The heart-shaped pendant crowned by an entwined snake and radially incised diamond in its center dates to 1860/70. The snake coils around itself – its head protrudes over the heart’s crest downwards.
Throughout time and in many cultures the snake aroused attention in good as well as vicious and wicked ways. In antiquity, the snake represented eternal life and was regarded to as the smartest of animals. It was attributed to Aeskulap, the god of medicine. Only with the Enlightenment and with the French Revolution at the turn of the 19. century, the snake motif regained awareness of the reformed and modern society.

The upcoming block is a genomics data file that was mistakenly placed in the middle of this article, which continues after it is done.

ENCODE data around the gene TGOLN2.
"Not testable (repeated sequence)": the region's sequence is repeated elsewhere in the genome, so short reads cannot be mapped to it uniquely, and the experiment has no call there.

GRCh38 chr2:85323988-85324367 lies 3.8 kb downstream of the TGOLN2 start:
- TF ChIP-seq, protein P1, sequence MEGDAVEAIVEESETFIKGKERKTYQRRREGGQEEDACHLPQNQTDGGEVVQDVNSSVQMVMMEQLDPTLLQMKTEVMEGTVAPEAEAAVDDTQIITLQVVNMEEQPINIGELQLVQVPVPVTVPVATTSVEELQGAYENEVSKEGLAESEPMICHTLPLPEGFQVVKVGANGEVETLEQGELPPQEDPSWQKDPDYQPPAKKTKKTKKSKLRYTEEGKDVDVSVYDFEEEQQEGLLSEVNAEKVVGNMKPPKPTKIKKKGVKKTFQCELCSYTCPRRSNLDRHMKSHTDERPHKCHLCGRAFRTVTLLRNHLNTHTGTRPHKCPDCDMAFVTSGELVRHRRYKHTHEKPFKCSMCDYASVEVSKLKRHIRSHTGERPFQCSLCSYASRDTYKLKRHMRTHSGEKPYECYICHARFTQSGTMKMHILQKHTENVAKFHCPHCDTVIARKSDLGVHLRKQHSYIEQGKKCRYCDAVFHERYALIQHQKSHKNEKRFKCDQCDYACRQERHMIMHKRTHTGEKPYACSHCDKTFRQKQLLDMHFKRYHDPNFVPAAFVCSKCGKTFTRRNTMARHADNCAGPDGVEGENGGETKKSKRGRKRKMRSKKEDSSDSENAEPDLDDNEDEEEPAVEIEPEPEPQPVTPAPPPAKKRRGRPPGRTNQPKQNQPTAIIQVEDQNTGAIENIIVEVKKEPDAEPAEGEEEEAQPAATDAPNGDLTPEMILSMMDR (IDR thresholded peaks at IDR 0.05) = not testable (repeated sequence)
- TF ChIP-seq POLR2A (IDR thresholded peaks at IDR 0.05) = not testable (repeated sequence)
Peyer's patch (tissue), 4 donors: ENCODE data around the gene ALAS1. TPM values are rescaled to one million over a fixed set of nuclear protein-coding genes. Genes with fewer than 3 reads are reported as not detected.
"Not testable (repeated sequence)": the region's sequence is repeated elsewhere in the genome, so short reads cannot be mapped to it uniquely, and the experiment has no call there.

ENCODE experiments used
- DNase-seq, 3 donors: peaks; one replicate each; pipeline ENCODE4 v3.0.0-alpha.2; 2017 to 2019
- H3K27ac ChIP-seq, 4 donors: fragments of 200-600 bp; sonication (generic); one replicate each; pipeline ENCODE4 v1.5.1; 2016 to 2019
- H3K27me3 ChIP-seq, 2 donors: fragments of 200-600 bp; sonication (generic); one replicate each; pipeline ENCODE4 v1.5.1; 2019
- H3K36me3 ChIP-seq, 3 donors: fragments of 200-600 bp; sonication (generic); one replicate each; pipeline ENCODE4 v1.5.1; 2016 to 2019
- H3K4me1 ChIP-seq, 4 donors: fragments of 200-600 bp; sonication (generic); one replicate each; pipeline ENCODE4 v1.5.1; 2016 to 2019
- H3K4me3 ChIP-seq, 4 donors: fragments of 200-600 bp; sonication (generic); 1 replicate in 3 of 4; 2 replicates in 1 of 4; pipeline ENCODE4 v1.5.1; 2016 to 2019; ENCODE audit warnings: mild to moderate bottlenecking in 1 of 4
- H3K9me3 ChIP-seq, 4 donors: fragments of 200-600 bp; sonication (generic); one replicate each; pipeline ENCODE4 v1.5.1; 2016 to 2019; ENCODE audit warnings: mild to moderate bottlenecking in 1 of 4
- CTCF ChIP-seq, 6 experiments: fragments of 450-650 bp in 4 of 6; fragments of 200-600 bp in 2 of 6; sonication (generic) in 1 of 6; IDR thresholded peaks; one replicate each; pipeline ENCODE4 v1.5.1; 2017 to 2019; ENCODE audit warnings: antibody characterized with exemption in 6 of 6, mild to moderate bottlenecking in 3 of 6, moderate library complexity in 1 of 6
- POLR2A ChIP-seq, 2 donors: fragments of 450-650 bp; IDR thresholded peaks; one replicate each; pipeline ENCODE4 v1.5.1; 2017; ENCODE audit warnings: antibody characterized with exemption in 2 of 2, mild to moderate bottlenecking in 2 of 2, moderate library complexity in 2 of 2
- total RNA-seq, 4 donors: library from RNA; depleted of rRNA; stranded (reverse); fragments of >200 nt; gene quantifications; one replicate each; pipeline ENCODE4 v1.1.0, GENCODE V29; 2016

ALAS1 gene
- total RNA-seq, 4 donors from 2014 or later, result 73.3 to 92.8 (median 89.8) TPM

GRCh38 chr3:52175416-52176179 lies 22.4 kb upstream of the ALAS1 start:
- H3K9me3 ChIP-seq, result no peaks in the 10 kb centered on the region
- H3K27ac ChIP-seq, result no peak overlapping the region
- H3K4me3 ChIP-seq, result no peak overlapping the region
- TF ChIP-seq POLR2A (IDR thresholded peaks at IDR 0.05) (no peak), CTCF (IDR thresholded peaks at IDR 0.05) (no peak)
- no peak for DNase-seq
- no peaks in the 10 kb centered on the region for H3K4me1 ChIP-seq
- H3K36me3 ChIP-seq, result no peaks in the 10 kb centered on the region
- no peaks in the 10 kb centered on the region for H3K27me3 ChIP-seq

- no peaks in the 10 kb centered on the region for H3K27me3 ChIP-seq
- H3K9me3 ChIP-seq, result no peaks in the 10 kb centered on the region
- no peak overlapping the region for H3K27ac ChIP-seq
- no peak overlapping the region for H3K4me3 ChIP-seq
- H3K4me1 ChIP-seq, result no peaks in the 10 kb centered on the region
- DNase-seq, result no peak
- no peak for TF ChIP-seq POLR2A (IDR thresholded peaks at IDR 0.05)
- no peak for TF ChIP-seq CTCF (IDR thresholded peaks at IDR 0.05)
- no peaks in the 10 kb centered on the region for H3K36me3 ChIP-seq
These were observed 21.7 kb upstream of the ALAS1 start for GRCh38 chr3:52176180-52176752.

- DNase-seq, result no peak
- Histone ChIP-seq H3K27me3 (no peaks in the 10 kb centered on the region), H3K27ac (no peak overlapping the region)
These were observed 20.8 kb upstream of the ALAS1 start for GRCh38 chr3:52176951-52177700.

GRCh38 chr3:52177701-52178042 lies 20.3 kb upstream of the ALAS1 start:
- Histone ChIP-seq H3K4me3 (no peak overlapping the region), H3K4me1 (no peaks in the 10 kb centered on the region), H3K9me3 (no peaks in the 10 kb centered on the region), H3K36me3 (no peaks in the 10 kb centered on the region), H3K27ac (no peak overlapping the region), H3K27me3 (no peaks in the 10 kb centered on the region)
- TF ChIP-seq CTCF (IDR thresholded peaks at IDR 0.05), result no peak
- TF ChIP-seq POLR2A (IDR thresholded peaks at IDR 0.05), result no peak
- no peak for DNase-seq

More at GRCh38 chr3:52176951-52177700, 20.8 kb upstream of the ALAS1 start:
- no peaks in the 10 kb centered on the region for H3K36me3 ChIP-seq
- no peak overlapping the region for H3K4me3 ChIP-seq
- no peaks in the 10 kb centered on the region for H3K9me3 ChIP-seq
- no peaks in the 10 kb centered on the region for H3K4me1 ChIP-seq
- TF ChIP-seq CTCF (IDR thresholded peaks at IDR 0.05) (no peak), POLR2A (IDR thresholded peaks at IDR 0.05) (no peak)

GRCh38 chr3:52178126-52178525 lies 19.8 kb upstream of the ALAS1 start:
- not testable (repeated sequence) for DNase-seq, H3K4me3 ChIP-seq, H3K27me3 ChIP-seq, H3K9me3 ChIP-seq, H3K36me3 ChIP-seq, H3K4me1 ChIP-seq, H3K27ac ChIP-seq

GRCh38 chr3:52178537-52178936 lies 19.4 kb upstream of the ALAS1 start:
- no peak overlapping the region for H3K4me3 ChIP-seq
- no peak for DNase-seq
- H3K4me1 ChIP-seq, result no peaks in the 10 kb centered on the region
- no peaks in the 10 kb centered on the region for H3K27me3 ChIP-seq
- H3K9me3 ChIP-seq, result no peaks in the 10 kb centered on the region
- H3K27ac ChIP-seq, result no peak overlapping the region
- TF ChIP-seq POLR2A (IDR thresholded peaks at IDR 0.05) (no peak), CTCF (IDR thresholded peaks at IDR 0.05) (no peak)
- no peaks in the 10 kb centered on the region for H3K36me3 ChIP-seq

In the 19th century the snake motif was considered an apotopaic symbol, a talisman and lucky charm but also became the symbol of everlasting love. Queen Victoria highly popularized snake embellished jewelry in the 1830s. On the occasion of her first public appearance after her enthronement in 1837 she wore a snake shaped bangle and in 1839 Prince Albert gifted her a finger entwining snake with emeralds and diamonds as her engagement ring. Ladies of the European royalty quickly adapted the Queen’s fondness to snake embellished jewelry and wore brooches, rings, bangles or bracelets as well as pendants featuring the snake motif – often times according to ancient tradition with the snake’s head facing downwards.
This pendant is made from solid 15 carat gold (625/000) and has therefore been crafted in Britain. The “15 ct”-alloy was introduced in England in 1854 and processed until 1932.